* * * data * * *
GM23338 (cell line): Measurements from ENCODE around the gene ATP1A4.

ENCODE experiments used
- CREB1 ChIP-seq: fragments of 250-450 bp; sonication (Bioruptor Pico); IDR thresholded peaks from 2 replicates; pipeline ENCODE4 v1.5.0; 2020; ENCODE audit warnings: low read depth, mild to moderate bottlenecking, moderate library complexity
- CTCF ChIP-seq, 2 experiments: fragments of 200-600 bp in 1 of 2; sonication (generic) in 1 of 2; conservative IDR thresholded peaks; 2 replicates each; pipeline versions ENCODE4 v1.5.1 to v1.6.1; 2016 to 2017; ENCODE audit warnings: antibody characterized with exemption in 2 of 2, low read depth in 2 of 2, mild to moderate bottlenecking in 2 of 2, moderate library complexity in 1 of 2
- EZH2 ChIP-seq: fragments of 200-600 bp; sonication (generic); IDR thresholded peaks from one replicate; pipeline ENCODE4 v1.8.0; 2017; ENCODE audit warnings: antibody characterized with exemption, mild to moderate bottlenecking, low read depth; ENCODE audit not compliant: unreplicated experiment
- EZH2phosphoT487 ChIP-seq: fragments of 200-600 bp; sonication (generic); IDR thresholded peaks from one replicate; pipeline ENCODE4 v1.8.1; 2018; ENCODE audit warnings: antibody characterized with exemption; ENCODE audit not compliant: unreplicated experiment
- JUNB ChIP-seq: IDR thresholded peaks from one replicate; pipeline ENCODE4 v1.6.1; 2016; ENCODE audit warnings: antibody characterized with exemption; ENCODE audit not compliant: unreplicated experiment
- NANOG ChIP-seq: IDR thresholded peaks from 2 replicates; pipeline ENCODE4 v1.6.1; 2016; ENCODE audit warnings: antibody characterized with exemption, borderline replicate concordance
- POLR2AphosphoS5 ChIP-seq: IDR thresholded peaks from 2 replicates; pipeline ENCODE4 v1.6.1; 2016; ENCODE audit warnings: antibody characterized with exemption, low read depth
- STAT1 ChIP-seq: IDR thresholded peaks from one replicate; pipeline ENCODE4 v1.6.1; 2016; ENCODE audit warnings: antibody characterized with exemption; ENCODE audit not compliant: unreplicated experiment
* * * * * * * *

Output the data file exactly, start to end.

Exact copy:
GM23338 (cell line): Measurements from ENCODE around the gene ATP1A4.

ENCODE experiments used
- CREB1 ChIP-seq: fragments of 250-450 bp; sonication (Bioruptor Pico); IDR thresholded peaks from 2 replicates; pipeline ENCODE4 v1.5.0; 2020; ENCODE audit warnings: low read depth, mild to moderate bottlenecking, moderate library complexity
- CTCF ChIP-seq, 2 experiments: fragments of 200-600 bp in 1 of 2; sonication (generic) in 1 of 2; conservative IDR thresholded peaks; 2 replicates each; pipeline versions ENCODE4 v1.5.1 to v1.6.1; 2016 to 2017; ENCODE audit warnings: antibody characterized with exemption in 2 of 2, low read depth in 2 of 2, mild to moderate bottlenecking in 2 of 2, moderate library complexity in 1 of 2
- EZH2 ChIP-seq: fragments of 200-600 bp; sonication (generic); IDR thresholded peaks from one replicate; pipeline ENCODE4 v1.8.0; 2017; ENCODE audit warnings: antibody characterized with exemption, mild to moderate bottlenecking, low read depth; ENCODE audit not compliant: unreplicated experiment
- EZH2phosphoT487 ChIP-seq: fragments of 200-600 bp; sonication (generic); IDR thresholded peaks from one replicate; pipeline ENCODE4 v1.8.1; 2018; ENCODE audit warnings: antibody characterized with exemption; ENCODE audit not compliant: unreplicated experiment
- JUNB ChIP-seq: IDR thresholded peaks from one replicate; pipeline ENCODE4 v1.6.1; 2016; ENCODE audit warnings: antibody characterized with exemption; ENCODE audit not compliant: unreplicated experiment
- NANOG ChIP-seq: IDR thresholded peaks from 2 replicates; pipeline ENCODE4 v1.6.1; 2016; ENCODE audit warnings: antibody characterized with exemption, borderline replicate concordance
- POLR2AphosphoS5 ChIP-seq: IDR thresholded peaks from 2 replicates; pipeline ENCODE4 v1.6.1; 2016; ENCODE audit warnings: antibody characterized with exemption, low read depth
- STAT1 ChIP-seq: IDR thresholded peaks from one replicate; pipeline ENCODE4 v1.6.1; 2016; ENCODE audit warnings: antibody characterized with exemption; ENCODE audit not compliant: unreplicated experiment